When the Business, the Last Resort and the 4-Skins played the Hamborough Tavern in Southall in July '81, local Asian youth, facing on influx of Sieg-Heiling thugs, burned the pub to the ground. Marshall's problem is that he treats the forces involved with Oi as political innocents and blames the Asian community for overreacting. But the facts speak for themselves. Bands like The Elite and Combat 84 were openly Nazi. The 4-Skins' manager Gary Hitchcock was an ex-British Movement member. Leading light of the BM, Nicky Crane, was on the cover of the "Strength Thru' Oi" LP. In dealing with Oi, and with the far right's attempts to infiltrate the skin scene in general, George Marshall is never more than half right, but the fault isn't his.
When Sham played for Rock Against Racism, the Socialist Workers Party said "thanks" and left the band to face the backlash on their own. So Marshall concludes that Sham were wrong to run the risk at all. The truth is that Sham were right to follow the courage of their convictions, and the left was guilty of turning a blind eye to the consequences.
With Oi, things took a turn for the worse - faced with a movement of working class youth, the left opted out of the battle for their hearts and minds, concluding that Oi was "mindless music for an equally mindless audience, and everyone remotely connected with the movement was branded a racist", which let the fascists make all the running. Marshall tells us that "Oi ended up being daubed with a massive big swastika and the music industry couldn't distance itself quick enough." He's correct, and he's right also when he details the extent to which the best of the bands fought against this, with Info Riot and the Business playing Oi Against Racism gigs, and the 4-Skins offering to arrange an anti-racist gig in Southall.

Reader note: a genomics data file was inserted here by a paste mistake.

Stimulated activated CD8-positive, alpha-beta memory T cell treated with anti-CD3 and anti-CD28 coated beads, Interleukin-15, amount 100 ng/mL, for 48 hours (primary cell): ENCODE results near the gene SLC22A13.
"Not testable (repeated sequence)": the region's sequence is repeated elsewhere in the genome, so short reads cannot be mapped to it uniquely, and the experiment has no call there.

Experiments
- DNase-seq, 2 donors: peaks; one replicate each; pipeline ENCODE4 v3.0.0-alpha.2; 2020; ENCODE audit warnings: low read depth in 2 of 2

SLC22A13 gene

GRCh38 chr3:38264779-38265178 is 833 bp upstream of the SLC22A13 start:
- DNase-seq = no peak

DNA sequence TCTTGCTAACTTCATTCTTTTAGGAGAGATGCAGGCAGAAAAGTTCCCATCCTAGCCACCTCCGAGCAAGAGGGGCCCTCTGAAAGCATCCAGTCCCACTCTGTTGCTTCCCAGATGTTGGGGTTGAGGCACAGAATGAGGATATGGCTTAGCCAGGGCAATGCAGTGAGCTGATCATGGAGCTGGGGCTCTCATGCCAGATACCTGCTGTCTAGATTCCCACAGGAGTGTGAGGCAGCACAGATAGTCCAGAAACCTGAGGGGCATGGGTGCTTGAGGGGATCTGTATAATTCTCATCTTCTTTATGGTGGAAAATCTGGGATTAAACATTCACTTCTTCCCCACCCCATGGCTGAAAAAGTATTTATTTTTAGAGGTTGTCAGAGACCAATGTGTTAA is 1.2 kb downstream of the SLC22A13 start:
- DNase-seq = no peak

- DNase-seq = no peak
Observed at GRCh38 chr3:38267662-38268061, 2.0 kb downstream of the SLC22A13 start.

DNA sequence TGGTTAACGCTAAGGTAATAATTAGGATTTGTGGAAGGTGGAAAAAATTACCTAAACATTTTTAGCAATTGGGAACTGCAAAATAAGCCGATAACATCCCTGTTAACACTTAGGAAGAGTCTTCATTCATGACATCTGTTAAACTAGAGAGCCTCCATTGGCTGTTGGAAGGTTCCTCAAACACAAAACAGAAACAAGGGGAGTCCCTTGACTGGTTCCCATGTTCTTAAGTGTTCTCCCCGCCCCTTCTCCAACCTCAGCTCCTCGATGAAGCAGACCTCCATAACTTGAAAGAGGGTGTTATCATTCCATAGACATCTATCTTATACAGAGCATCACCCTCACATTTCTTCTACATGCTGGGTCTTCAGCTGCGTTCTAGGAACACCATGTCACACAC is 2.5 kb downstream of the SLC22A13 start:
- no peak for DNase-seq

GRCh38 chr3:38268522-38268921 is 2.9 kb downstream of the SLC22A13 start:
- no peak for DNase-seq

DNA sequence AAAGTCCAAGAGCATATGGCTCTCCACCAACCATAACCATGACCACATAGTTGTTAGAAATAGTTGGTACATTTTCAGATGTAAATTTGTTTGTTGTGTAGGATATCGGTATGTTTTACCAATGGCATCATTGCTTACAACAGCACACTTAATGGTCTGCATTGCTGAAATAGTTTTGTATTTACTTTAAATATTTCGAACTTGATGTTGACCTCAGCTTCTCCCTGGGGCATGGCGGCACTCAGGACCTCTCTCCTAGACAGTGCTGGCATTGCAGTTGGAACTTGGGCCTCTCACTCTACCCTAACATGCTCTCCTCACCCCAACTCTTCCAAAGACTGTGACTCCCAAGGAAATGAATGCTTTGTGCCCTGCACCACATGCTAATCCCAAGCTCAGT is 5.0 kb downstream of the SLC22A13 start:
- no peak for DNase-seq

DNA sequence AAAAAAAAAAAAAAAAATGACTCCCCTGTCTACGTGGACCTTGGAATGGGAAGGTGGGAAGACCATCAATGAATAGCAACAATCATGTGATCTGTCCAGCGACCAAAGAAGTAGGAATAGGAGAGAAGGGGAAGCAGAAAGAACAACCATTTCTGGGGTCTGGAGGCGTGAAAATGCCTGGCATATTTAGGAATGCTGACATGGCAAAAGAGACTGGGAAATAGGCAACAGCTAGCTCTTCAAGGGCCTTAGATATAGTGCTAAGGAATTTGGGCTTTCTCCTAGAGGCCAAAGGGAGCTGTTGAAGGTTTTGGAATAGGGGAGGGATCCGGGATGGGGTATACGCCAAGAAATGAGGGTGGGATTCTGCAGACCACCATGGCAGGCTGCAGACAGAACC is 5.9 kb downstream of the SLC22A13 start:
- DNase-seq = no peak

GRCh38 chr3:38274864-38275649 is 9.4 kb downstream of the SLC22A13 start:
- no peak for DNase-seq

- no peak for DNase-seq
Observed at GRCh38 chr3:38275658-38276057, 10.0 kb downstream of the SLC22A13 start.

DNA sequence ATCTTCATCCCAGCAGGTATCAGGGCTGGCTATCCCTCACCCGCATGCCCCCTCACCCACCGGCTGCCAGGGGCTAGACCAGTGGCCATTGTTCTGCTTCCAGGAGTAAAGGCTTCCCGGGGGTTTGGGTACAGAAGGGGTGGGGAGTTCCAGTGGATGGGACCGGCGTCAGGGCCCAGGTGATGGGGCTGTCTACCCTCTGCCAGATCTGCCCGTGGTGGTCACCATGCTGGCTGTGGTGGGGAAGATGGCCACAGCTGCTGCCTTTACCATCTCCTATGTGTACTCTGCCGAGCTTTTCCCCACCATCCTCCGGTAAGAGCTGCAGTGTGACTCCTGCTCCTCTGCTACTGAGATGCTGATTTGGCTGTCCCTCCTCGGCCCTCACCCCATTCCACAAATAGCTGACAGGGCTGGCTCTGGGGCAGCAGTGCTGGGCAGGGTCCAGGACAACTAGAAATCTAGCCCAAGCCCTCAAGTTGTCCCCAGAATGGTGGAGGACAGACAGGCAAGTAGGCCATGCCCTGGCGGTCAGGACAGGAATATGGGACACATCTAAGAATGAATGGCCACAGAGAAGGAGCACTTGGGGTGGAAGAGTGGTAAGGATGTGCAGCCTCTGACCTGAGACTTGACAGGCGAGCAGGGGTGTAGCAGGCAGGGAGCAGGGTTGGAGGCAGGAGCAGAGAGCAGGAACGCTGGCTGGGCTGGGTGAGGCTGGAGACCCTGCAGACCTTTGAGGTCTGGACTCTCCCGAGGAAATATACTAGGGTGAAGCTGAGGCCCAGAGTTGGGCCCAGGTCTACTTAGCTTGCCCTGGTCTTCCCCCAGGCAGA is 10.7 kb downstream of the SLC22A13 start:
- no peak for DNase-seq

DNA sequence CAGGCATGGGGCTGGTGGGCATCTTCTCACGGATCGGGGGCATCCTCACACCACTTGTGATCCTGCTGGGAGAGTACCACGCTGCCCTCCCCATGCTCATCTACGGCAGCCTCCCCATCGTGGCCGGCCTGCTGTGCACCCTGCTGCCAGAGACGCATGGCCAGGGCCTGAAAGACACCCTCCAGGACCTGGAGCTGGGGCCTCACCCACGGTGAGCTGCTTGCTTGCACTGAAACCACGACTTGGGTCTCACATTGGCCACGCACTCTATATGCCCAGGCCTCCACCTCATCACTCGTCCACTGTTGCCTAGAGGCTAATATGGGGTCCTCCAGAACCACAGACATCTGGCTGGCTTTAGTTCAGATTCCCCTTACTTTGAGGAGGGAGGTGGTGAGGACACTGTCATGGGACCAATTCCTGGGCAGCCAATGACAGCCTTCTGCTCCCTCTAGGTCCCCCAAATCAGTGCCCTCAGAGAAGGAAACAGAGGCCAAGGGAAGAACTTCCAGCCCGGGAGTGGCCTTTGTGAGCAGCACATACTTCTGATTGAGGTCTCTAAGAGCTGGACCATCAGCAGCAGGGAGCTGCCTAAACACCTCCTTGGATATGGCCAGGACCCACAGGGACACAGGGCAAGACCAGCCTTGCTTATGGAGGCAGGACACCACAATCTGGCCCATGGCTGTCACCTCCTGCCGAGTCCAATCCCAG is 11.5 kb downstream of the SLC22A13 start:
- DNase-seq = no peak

Marshall's analysis of the strength of the far-right amongst sections of the working class youth is spot-on:
"While virtually everyone else was condemning football hooliganism and other skinhead pastimes, the Young National Front hailed them as terrace warriors and published a regular League of Louts feature in Bulldog. Here was a party that didn't talk at you, but talked to you, and didn't look down at you, but treated you as the cream of British youth."
Marshall's analysis is flawed despite this because he's been let down by a gutless, middle class left so often he ends up thinking it's wrong even when it's been right, and blaming it for sins it's not guilty of. He tells us that Skrewdriver turned to the right because anti-fascists kept on getting their gigs cancelled: "With nowhere to go and no media publicity, Skrewdriver turned to the only friends they had left, the National Front."
He's sickened by the growth of the White Noise and Blood and Honour movements, and glad for the brief alternative posed by the Hard As Nails fanzine, the ska revival and the burgeoning scooter scene. When he talks of the attack on a Desmond Dekker gig at Great Yarmouth by 30 NF skins as showing "how far sections of the skinhead cult had drifted from their roots. If the original skinheads had had their way, Desmond Dekker's birthday would have been a national holiday," you know that Marshall is on the side of the angels. His problem, and the problem of both the Spirit of '69 and his regular Skinhead Times, is that the failure of the left to deliver the goods has left him with little but the hope that
"maybe the day will come when skinheads will once again leave politics outside when they go to gigs and dances, and maybe petty politicians who do all the mouthing and then lead from the back, will find some other mugs to fight their battles."
The trouble is, these days the politics which gels injected into the skin scene all too often comes from the right. What's necessary is the forging of a working class anti-fascist left that won't buck the battles ahead, that won't put up with bands like Skrewdriver performing shit like "White Power", and will lead from the front in every battle, big or small, whether it be driving Nazis out of ska gigs or fighting for the rights of the unemployed, stopping Blood and Honour gigs or resisting anti-union laws.
"Spirit of '69" is in many ways a great book. It is a tribute to the creativity of generations of working class kids, from the hard mods, through Sham, the Two-Tone scene to the scooter kids of today. Marshall tells us that "Skinhead has always stood for pride in yourself, pride in your town, pride in your class."
What we can't forget is that "pride in your class" means taking on those like Ian Stuart Donaldson and those like Tyndall and Edmonds who stand behind them, because their loyalties are to another class, the bosses who shit on us everyday. "Pride in your doss" is nothing unless it means fighting for the real interests of your class against those who'd sell those interests out.